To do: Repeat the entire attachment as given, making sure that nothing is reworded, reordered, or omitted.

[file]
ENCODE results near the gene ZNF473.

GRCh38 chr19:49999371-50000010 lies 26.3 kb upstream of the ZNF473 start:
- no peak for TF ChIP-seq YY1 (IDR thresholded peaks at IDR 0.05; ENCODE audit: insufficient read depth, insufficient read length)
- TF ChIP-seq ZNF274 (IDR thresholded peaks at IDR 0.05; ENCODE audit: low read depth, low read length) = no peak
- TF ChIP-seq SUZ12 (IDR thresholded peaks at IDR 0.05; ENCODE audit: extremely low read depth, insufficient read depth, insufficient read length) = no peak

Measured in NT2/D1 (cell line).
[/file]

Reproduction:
ENCODE results near the gene ZNF473.

GRCh38 chr19:49999371-50000010 lies 26.3 kb upstream of the ZNF473 start:
- no peak for TF ChIP-seq YY1 (IDR thresholded peaks at IDR 0.05; ENCODE audit: insufficient read depth, insufficient read length)
- TF ChIP-seq ZNF274 (IDR thresholded peaks at IDR 0.05; ENCODE audit: low read depth, low read length) = no peak
- TF ChIP-seq SUZ12 (IDR thresholded peaks at IDR 0.05; ENCODE audit: extremely low read depth, insufficient read depth, insufficient read length) = no peak

Measured in NT2/D1 (cell line).